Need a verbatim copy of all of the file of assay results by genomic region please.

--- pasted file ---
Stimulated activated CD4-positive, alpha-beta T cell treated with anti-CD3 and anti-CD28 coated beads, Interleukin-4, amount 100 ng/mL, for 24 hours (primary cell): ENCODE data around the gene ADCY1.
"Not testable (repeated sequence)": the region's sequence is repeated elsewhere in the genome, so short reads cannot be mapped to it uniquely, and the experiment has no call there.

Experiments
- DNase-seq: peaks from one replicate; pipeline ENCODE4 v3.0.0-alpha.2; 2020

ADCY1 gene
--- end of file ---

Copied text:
Stimulated activated CD4-positive, alpha-beta T cell treated with anti-CD3 and anti-CD28 coated beads, Interleukin-4, amount 100 ng/mL, for 24 hours (primary cell): ENCODE data around the gene ADCY1.
"Not testable (repeated sequence)": the region's sequence is repeated elsewhere in the genome, so short reads cannot be mapped to it uniquely, and the experiment has no call there.

Experiments
- DNase-seq: peaks from one replicate; pipeline ENCODE4 v3.0.0-alpha.2; 2020

ADCY1 gene